Little library, lots of community

Trend helps create connections while boosting love of reading


After the bus drops her off from school, London Branch, 5, runs to her Little Free Library box to look for a new book.

“It is almost like a treasure box, you never know what you are going to discover,” said Fernando Branch, London’s father.

Rewind to spring break 2016. Fernando, a principal at Noel Community Art School, decided to spend his weeklong break to complete a project with his daughters that would benefit the community.

Despite the cold weather and 1-year-old daughter Lauren’s persistence in stealing the wood glue, Fernando and his family built their Little Free Library and put it up in front of their home on South Madison Circle in Centennial in mid-January.

Building the box is a memory he will always have with his daughters, Fernando said. London adores keeping track of what is new. For both of his daughters, their favorite book found in their library, so far, has been “The Very Hungry Caterpillar” by Eric Carle.

“She runs over there to see if someone has put something in there that she wants,” Fernando said. “I love to see that it started an enthusiasm for reading in her.”

Fernando also is excited about the response from his neighbors.

“While I was out there with the girls measuring, people would stop and ask what we were doing,” Fernando said. “It started so many conversations.”

Conversations at the box go beyond a friendly “hello.” He finds the Little Free Library to be a way for people to learn about the diversities found in his own neighborhood. He believes it brings people together with similarities.

“When we engage in these projects with our families, it encourages the American values that we share,” Fernando said. “The core of reading is education. As a society, we are really quick to point out the differences of us all. But if we focus on the love of the things we share in common, like the love to read and educate ourselves — that is a unifier.”

The Little Free Library is, at its core, a small-scale neighborhood book exchange. A structure sheltering between 20 to 60 books is built or purchased by a community member and planted in the community.

Whoever comes across a Little Free Library is welcome to either take a book or leave a book. Margret Aldrich, media and programming director at the Little Free Library nonprofit organization, based in Hudson, Wisconsin, said the library becomes self-sustaining.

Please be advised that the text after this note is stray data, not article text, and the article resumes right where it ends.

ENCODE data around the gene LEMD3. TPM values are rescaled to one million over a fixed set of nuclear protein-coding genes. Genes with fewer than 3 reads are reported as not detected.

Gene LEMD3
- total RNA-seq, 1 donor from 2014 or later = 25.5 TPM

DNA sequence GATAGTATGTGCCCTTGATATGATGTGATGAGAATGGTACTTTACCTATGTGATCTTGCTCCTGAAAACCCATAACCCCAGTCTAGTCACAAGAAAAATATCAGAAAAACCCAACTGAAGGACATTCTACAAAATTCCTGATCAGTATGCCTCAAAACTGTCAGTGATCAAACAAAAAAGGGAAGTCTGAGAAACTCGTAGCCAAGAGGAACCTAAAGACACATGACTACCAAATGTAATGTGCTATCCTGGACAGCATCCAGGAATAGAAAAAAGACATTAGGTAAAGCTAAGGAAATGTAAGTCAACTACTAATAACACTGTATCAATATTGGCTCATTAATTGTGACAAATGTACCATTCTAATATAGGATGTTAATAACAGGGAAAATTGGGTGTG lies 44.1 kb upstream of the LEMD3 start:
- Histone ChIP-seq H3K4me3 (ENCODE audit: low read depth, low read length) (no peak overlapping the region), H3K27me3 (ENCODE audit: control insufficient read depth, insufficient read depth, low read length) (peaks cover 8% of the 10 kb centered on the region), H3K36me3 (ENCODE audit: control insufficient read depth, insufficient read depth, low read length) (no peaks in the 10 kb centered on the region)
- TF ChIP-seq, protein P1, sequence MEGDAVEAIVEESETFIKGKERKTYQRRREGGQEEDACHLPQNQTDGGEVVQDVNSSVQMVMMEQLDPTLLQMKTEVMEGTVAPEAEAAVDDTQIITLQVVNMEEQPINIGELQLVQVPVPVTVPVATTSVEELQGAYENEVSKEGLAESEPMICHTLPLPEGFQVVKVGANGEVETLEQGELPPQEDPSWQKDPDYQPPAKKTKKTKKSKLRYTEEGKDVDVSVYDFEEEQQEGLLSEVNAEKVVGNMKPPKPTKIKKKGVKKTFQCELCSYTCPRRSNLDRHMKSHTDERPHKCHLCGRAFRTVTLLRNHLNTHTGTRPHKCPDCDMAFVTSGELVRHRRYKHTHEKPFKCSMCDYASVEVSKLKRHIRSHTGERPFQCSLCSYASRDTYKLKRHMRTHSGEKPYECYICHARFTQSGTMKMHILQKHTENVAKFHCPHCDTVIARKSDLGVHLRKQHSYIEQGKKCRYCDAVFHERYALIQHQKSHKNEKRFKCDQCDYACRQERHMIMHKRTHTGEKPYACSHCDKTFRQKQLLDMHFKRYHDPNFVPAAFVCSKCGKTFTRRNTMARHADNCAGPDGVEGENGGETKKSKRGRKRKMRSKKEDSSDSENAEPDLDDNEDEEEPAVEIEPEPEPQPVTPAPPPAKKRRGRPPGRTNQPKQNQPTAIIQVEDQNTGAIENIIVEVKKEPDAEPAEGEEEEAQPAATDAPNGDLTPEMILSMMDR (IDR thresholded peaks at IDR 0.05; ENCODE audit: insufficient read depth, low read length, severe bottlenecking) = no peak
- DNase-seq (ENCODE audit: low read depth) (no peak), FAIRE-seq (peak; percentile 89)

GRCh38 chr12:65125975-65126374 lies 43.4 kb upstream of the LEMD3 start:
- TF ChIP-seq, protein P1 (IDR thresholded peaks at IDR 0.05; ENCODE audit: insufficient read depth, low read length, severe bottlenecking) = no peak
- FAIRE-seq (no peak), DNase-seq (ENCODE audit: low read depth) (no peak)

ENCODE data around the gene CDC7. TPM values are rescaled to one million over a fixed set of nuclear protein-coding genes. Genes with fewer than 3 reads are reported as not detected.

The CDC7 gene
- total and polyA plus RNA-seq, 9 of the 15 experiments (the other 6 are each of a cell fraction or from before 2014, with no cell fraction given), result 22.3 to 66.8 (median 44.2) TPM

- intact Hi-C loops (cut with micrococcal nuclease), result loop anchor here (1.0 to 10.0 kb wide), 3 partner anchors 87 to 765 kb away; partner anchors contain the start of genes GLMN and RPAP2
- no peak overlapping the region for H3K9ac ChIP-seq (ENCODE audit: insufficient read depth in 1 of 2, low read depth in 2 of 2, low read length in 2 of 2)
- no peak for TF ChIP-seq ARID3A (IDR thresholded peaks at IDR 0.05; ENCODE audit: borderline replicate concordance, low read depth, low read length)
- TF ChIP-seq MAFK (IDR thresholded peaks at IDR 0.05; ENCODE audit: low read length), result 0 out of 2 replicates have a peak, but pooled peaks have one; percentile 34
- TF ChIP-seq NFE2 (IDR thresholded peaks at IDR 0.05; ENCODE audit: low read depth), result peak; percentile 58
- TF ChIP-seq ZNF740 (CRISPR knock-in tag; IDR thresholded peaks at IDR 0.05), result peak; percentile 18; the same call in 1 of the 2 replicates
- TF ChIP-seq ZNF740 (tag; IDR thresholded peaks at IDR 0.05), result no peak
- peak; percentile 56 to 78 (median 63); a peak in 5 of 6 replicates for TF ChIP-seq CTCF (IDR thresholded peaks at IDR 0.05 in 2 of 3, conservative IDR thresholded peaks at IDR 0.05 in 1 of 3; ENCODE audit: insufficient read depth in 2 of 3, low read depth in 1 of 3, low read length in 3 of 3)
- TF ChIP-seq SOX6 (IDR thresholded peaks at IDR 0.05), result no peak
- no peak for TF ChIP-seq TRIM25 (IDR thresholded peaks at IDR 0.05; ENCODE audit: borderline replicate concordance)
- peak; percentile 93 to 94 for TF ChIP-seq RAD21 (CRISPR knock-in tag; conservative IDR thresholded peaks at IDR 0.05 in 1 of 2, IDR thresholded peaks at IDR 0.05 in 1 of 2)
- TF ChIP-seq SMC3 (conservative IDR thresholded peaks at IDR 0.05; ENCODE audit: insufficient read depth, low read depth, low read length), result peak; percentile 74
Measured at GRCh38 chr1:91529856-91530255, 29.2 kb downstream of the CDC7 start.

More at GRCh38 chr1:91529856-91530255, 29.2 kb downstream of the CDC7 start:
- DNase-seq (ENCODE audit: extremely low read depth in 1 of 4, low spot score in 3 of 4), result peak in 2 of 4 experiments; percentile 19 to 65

All family-friendly reading materials are welcome in the exchange. Self-help, Westerns, science fiction, picture books and many more genres are encouraged to circulate through the libraries.

The first Little Free Library was built in Hudson, Wisconsin, in 2009 by Tod Bol in tribute to his book-loving mother. The Little Free Library became a nonprofit in 2012.

The little library trend has grown to 50,000 set-ups in 50 states and in 70 countries. Colorado is home to more than 600 Little Free Libraries. According to Aldrich, the libraries become community hubs.

There is no style guide dictating the appearance of a Little Free Library. Though the usual structure resembles a birdhouse or a dollhouse, people are encouraged to be creative. There are Little Free Libraries that are brightly painted or shaped like robots, police-call boxes, whales, log cabins and rowboats.

A $40 registration fee puts the library on the website’s official community map and database. The company sends an official “Little Free Library” sign and an information and resource packet.

The trend also helps the homeless, who may not have access to books at conventional libraries because they have no address, Aldrich said.

Love at first sight

Five years ago, Todd Walsh, his wife and their two daughters spent a vacation visiting friends. During a walk, they discovered a Little Free Library. The family instantly fell in love with the idea.

Three summers later, Walsh was hammering the nails into his own Little Free Library for his home on West Applewood Knolls Drive in Lakewood.

“Where we live in Lakewood, our house is right on the corner and it is a popular route to a park,” Walsh said. “We have a lot of foot traffic.”

The Slater Elementary School teacher only had time to work on the project while his daughters Maya, 6, and Nora, 4, were napping.

While working on the project, Walsh’s neighbor walked across the street to see what was going on. The two discussed the Little Free Library and decided that their neighborhood needed not one, but two of the book hubs. Walsh completed both projects after a month of work. One is dedicated solely to housing children’s books while the other, directly across the street, holds books for teen and adult readers.

“It has been amazing and we have loved it,” Walsh said. “It has been a great way for us to meet people. It is a great conversation starter. We watch from the windows and love seeing families on bike rides stop and take books.”

Walsh did not stop building at two little libraries. The Slater Elementary sixth-graders, as a tradition, leave a contribution to their school before advancing to middle school. They commissioned Walsh in 2016 to make a Little Free Library for the school.

To this day, passersby knock on Walsh’s door and ask him about the little library outside his home. Many people ask him to make a little library for their neighborhoods miles away.

“It really is a conversation starter,” Walsh said. “Normally someone might say ‘hello,’ but now we have gotten to know so many of our neighbors because we have something to talk about.”


Our Papers

Ad blocker detected

We have noticed you are using an ad blocking plugin in your browser.

The revenue we receive from our advertisers helps make this site possible. We request you whitelist our site.